A new study confirms that a simple blood test can reveal whether there is accelerating nerve cell damage in the brain. 

Finally, this week, using a combination of movie clips and neuroimaging, researchers find people have positive biases to those they feel are more like them, even if they are unable to see the person’s face.

Think Feedback Not Failure

I came across an old newspaper cutting from the Irish Times recently – an article by NLP practitioner, Carmel Wynne on the theme of how we live up to our expectations of success or failure.

Your thoughts, feelings and actions run like habitual programmes in the brain.  Just as you can upgrade and change computer programs you can change your mental programmes.

Your thoughts have a structure that you can alter.  You can transform how you think. Doing so offers you life-changing possibilities because your mind is so powerful.

When you change your thinking about a situation you change your feelings.  It’s not the situation but how you think about it that makes it pleasant or unpleasant.

It’s amazing how your brain responds to what you believe is true.  What is considered overcrowding in a train is experienced as atmosphere in a nightclub.  If you hold the belief that too many people in a train make for an uncomfortable environment you are right.  If you think that lots of people crowded together in a nightclub make for a wonderful atmosphere your brain produces feelings of enjoyment in response to your thoughts.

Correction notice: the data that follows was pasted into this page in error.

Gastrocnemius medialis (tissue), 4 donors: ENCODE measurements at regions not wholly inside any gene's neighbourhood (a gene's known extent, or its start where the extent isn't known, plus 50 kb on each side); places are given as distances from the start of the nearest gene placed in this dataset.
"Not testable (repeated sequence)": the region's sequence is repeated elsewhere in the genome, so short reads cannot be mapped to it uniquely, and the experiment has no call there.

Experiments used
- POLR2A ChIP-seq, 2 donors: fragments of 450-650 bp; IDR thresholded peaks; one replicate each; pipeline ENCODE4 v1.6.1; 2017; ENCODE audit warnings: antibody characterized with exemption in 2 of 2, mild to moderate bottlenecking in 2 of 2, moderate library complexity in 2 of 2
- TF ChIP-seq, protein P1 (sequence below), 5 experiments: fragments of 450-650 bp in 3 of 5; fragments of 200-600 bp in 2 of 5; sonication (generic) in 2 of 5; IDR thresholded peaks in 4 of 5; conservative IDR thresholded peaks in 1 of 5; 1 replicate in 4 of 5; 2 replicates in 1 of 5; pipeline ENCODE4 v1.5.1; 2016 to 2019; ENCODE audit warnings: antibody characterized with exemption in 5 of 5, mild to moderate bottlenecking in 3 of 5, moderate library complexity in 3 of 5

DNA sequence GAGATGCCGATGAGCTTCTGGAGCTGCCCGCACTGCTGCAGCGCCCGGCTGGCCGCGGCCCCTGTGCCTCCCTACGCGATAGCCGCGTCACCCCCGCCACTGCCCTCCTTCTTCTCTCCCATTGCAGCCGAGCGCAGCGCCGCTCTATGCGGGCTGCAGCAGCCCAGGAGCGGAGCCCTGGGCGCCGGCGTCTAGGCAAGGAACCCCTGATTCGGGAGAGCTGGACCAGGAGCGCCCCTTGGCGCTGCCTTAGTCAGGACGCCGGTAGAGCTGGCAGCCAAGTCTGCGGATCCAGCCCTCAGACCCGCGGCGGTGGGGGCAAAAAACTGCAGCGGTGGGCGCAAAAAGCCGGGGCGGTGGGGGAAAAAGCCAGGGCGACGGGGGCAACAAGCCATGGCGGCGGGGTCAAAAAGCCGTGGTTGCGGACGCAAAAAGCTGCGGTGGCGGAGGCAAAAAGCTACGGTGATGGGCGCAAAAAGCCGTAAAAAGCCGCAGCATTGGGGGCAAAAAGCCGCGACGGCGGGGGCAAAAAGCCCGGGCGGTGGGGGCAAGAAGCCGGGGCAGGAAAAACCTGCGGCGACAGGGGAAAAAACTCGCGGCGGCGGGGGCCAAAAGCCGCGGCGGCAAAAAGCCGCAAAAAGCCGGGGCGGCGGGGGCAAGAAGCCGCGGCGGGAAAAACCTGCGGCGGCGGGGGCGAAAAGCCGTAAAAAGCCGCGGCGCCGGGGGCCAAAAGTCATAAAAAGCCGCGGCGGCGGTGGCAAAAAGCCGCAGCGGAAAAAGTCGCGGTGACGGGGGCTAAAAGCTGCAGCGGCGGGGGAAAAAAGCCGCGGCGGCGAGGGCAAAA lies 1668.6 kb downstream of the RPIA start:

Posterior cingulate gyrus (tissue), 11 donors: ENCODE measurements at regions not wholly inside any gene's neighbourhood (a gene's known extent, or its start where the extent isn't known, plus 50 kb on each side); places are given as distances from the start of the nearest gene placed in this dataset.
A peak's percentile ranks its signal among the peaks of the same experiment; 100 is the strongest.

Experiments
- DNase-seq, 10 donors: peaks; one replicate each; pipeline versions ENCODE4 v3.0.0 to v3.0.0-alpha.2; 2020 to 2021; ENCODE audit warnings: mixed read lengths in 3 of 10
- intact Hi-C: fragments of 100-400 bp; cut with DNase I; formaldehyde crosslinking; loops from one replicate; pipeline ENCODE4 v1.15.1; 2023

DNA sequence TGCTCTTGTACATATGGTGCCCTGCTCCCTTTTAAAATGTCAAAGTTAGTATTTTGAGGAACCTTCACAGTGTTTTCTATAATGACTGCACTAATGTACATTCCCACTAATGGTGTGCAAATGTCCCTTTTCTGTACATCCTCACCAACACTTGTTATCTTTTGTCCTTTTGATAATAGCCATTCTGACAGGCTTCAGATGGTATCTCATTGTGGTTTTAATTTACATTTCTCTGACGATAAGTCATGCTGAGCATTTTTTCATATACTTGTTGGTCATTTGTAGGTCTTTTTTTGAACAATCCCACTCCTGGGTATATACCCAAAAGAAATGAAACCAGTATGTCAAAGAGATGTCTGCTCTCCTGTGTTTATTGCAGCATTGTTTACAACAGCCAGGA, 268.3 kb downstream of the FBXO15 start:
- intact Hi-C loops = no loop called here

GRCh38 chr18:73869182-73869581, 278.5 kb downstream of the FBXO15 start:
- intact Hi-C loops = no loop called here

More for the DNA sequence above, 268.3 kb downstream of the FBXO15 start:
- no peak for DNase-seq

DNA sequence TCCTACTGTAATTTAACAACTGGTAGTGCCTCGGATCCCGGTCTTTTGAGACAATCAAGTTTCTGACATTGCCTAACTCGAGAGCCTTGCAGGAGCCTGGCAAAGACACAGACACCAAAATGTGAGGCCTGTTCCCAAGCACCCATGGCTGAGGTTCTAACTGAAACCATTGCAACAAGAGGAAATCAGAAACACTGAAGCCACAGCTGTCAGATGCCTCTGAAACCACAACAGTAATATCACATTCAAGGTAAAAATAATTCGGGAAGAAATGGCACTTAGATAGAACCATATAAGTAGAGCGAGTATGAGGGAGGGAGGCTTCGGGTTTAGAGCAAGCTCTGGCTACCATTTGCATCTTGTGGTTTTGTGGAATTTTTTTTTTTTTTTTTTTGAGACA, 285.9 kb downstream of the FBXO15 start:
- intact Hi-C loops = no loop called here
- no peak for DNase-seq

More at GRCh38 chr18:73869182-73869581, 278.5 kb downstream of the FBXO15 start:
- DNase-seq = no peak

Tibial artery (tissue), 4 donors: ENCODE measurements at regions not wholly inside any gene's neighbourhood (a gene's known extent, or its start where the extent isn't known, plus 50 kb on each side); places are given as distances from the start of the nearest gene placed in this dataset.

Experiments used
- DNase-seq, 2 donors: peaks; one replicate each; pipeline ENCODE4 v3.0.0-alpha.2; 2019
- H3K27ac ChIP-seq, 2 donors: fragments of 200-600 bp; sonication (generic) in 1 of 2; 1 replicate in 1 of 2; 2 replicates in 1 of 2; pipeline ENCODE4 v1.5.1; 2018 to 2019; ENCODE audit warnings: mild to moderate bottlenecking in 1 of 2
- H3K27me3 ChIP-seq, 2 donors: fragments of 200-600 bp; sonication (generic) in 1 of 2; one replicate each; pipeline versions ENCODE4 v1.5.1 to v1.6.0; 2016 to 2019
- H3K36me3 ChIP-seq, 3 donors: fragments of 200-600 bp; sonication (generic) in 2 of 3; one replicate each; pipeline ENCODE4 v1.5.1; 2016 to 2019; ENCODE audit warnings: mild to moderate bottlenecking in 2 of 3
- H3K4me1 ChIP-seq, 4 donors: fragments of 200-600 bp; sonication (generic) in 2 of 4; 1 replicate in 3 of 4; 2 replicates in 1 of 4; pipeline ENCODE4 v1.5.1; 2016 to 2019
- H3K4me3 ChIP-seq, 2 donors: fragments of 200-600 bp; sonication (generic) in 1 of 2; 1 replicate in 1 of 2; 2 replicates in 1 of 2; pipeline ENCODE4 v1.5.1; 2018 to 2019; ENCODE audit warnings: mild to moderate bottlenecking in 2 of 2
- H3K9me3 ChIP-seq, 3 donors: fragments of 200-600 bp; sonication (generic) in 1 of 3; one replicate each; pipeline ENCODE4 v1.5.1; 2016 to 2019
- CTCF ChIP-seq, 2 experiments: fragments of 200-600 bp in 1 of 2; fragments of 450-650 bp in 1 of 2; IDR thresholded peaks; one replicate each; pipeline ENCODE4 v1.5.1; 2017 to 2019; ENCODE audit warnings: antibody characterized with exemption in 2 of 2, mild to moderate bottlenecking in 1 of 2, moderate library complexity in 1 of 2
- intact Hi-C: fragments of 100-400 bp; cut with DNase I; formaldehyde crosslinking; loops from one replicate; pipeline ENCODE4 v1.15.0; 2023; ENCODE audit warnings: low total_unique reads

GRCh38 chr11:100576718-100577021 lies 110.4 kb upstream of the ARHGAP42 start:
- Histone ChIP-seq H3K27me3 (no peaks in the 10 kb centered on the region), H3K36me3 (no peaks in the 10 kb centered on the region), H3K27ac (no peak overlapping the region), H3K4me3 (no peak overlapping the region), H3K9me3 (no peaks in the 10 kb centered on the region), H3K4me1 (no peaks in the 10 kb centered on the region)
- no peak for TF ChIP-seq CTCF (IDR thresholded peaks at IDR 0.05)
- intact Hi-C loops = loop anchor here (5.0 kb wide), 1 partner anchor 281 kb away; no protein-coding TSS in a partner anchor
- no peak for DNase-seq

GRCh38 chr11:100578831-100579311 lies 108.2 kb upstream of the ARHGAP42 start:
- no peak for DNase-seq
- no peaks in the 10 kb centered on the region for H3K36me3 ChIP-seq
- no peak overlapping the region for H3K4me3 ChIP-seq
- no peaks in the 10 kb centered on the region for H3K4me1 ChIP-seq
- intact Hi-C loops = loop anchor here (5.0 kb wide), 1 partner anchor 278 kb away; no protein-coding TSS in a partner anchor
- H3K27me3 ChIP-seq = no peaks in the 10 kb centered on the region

Changing beliefs is not easy.  Yet one tiny change can have a huge impact on your life.  Think what would happen if you stopped using the word ‘Failure’.  It would bring about significant changes in how you think and feel.

Substitute the word ‘Feedback’ and you eliminate all the negative connotations that are linked with failure.  Feedback encourages constructive thinking and has a positive impact on creativity.

Failure is a concept that creates negativity.  It breeds pessimistic thinking.  The feelings of inadequacy and discouragement that accompany the belief that you are not measuring up discourage and de-motivate further efforts.

When you eliminate the concept of failure and replace it with the idea of getting feedback the whole focus shifts.  Feedback puts attention onto learning what works and doesn’t work.  This information allows the person to take risks and seek different solutions.

Feedback allows for flexibility.  When you recognise something is not working you take another approach.  You let go of ‘Ill-formed’ language when you discard the word ‘Failure’.  Just think of the impact of this tiny alteration.

The effect of replacing one word potentially changes your feelings and for those who are self-aware your internal experience.  What a powerful tool for personal growth and achievement.

I need hardly tell you that no two people respond to the same event in identical ways. Some people are naturally optimistic and others are pessimistic.  Psychologist Martin Seligman has discovered three major attitudes that distinguish the two.

Optimists view downturns in their lives as temporary blips in the graph.  Basically they see troubles and difficulties as delayed success.  They view misfortune as situational and specific.

The three Ps of pessimism are Permanence, Pervasiveness and Personalising.  Pessimists generalise, think they screw up everything and blame their own incompetence or ineffectiveness.

Helplessness, passivity and inaction influence the attitude of pessimists to setbacks.  Their belief that they screw up everything creates expectations of failure.

Realistic optimists maintain a positive attitude in the face of adversity.  Their ‘Can do’ attitude allows them use their skills to actively address problems.

Failure or feedback – it’s up to you!